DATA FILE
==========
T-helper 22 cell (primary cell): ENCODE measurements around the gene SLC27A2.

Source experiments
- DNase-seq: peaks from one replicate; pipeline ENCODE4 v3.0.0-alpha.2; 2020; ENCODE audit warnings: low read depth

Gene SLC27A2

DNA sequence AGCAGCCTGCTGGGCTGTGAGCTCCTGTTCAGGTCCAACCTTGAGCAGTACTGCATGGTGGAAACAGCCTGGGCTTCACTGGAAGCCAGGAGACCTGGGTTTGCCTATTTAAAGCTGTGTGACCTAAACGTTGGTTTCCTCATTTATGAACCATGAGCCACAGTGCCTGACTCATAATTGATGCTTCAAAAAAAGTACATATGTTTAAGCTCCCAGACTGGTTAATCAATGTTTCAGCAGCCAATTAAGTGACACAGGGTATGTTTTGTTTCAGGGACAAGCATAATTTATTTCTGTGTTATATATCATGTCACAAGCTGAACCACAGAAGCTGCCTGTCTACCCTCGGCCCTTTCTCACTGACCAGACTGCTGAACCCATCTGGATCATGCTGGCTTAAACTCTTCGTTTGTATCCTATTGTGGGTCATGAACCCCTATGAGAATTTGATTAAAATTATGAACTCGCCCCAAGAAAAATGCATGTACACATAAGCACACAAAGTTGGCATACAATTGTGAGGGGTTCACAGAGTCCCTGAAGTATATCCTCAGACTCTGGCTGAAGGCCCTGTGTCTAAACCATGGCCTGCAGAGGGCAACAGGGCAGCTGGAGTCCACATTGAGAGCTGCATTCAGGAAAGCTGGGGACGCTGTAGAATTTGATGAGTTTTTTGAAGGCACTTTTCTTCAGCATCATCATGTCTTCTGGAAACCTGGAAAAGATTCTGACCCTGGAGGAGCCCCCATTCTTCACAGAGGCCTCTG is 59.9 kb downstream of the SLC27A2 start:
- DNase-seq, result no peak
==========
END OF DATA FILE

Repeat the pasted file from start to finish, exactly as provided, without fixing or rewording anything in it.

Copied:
T-helper 22 cell (primary cell): ENCODE measurements around the gene SLC27A2.

Source experiments
- DNase-seq: peaks from one replicate; pipeline ENCODE4 v3.0.0-alpha.2; 2020; ENCODE audit warnings: low read depth

Gene SLC27A2

DNA sequence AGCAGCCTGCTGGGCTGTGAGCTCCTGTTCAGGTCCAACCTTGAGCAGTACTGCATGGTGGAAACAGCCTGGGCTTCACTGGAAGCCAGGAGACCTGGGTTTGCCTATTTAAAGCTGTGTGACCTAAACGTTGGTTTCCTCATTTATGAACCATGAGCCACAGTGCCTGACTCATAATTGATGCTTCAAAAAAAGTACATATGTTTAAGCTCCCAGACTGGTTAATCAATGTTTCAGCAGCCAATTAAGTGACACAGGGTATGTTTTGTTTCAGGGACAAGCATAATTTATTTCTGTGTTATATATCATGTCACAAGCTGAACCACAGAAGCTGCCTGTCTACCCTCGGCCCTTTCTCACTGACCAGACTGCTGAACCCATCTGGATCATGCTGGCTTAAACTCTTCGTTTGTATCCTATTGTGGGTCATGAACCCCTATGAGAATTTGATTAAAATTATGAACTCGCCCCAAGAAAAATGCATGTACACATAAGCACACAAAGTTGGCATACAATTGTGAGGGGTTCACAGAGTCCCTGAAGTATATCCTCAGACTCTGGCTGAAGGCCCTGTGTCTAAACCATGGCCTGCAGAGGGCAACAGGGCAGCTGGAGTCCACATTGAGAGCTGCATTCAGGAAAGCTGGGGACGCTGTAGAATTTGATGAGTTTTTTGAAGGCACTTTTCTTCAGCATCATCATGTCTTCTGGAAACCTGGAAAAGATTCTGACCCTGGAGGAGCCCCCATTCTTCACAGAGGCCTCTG is 59.9 kb downstream of the SLC27A2 start:
- DNase-seq, result no peak